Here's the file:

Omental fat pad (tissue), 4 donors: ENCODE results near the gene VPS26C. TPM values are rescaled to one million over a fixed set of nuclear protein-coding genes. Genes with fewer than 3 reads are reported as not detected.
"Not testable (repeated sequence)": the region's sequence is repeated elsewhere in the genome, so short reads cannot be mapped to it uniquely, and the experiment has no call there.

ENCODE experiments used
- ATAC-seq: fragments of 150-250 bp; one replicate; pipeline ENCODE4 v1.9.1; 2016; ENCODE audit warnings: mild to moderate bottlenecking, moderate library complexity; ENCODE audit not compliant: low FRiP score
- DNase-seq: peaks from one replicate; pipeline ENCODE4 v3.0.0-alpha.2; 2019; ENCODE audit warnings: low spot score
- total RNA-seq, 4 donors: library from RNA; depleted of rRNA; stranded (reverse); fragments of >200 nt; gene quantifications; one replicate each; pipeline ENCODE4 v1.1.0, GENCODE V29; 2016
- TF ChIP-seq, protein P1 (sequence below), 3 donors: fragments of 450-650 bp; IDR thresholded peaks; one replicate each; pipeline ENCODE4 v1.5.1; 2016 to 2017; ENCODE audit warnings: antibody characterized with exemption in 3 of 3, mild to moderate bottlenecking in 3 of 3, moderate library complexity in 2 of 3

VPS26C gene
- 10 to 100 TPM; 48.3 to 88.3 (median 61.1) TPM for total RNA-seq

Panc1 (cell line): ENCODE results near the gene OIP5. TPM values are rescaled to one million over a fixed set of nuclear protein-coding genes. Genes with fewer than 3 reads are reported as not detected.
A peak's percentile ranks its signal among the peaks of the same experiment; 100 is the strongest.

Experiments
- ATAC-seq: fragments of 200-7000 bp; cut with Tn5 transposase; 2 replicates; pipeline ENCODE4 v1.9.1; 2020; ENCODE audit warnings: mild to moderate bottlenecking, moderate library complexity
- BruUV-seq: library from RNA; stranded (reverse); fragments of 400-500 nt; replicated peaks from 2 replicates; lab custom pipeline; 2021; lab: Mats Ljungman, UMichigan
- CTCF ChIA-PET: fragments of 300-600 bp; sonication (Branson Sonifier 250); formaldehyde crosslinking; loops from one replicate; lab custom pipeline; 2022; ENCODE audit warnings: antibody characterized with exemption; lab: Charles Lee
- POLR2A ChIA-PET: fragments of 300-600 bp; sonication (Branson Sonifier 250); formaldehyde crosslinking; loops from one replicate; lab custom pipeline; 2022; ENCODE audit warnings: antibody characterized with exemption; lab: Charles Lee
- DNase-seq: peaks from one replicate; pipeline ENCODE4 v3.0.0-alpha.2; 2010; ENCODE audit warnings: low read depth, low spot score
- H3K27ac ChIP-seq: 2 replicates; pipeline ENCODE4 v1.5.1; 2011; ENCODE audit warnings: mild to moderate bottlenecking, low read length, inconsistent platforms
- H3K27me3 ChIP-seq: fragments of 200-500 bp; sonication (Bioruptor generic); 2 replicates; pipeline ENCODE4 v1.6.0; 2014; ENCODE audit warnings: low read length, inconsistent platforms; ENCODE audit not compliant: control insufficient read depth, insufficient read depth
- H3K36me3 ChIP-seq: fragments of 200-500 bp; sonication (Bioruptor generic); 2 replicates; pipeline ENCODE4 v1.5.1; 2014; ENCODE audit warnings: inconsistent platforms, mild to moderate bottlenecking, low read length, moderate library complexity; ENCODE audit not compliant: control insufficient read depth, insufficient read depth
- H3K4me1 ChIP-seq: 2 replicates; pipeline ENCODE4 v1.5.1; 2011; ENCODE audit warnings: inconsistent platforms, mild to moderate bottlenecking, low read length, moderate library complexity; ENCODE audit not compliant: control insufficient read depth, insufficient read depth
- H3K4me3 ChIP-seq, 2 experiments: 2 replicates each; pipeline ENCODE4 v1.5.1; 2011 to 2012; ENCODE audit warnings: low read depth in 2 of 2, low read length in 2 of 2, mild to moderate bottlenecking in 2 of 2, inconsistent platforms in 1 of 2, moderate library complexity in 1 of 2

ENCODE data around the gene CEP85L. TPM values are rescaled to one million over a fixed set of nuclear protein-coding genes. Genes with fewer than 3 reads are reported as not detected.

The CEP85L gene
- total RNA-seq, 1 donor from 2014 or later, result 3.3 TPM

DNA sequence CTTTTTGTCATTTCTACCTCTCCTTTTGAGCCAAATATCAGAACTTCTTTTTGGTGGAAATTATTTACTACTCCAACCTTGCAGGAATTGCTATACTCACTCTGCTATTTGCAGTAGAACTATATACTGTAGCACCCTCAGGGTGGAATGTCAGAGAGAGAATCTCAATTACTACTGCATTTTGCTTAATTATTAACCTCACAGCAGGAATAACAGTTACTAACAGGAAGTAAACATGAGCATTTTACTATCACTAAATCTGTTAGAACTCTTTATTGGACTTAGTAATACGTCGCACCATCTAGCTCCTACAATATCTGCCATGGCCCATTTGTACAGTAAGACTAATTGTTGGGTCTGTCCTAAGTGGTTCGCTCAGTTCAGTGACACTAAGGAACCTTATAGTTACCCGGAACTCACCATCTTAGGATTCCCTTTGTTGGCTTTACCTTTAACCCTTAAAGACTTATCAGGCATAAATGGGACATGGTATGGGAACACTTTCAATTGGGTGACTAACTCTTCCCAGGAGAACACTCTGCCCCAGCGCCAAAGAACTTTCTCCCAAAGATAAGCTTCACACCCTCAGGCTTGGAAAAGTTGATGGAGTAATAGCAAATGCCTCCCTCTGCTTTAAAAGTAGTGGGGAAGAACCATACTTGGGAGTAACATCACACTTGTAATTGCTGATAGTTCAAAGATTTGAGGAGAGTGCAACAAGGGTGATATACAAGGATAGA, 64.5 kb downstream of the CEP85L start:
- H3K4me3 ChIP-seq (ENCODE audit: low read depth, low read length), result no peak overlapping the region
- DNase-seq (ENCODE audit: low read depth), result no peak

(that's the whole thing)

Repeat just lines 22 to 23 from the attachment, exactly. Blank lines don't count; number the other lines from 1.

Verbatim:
- H3K4me3 ChIP-seq, 2 experiments: 2 replicates each; pipeline ENCODE4 v1.5.1; 2011 to 2012; ENCODE audit warnings: low read depth in 2 of 2, low read length in 2 of 2, mild to moderate bottlenecking in 2 of 2, inconsistent platforms in 1 of 2, moderate library complexity in 1 of 2

ENCODE data around the gene CEP85L. TPM values are rescaled to one million over a fixed set of nuclear protein-coding genes. Genes with fewer than 3 reads are reported as not detected.